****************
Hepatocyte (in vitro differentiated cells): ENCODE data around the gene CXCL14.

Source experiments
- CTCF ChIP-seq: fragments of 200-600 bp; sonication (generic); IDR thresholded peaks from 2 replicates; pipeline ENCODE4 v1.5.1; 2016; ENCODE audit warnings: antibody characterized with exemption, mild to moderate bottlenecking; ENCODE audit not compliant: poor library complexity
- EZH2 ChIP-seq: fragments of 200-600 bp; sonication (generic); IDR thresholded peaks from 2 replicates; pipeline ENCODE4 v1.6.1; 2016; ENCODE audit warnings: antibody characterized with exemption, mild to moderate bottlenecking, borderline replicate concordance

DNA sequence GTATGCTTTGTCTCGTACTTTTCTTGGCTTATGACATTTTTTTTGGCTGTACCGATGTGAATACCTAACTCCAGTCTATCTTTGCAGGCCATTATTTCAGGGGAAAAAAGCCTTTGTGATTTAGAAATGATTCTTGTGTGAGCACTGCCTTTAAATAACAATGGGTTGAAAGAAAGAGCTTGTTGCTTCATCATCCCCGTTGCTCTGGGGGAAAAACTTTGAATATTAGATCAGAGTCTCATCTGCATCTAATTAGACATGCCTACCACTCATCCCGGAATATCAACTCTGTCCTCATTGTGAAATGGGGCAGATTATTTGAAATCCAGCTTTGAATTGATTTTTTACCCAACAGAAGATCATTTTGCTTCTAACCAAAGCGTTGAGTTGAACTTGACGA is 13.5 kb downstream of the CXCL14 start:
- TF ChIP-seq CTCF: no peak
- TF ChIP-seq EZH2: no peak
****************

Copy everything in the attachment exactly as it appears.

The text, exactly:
Hepatocyte (in vitro differentiated cells): ENCODE data around the gene CXCL14.

Source experiments
- CTCF ChIP-seq: fragments of 200-600 bp; sonication (generic); IDR thresholded peaks from 2 replicates; pipeline ENCODE4 v1.5.1; 2016; ENCODE audit warnings: antibody characterized with exemption, mild to moderate bottlenecking; ENCODE audit not compliant: poor library complexity
- EZH2 ChIP-seq: fragments of 200-600 bp; sonication (generic); IDR thresholded peaks from 2 replicates; pipeline ENCODE4 v1.6.1; 2016; ENCODE audit warnings: antibody characterized with exemption, mild to moderate bottlenecking, borderline replicate concordance

DNA sequence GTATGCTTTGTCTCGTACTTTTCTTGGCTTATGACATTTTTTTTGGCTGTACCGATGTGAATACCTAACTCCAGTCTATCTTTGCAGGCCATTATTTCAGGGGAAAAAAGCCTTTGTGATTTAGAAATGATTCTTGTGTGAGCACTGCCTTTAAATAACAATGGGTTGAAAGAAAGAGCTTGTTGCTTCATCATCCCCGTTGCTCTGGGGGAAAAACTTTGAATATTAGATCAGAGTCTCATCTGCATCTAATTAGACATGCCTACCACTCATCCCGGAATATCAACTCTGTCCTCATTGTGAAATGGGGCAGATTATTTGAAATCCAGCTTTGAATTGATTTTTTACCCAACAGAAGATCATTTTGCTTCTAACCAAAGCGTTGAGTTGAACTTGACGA is 13.5 kb downstream of the CXCL14 start:
- TF ChIP-seq CTCF: no peak
- TF ChIP-seq EZH2: no peak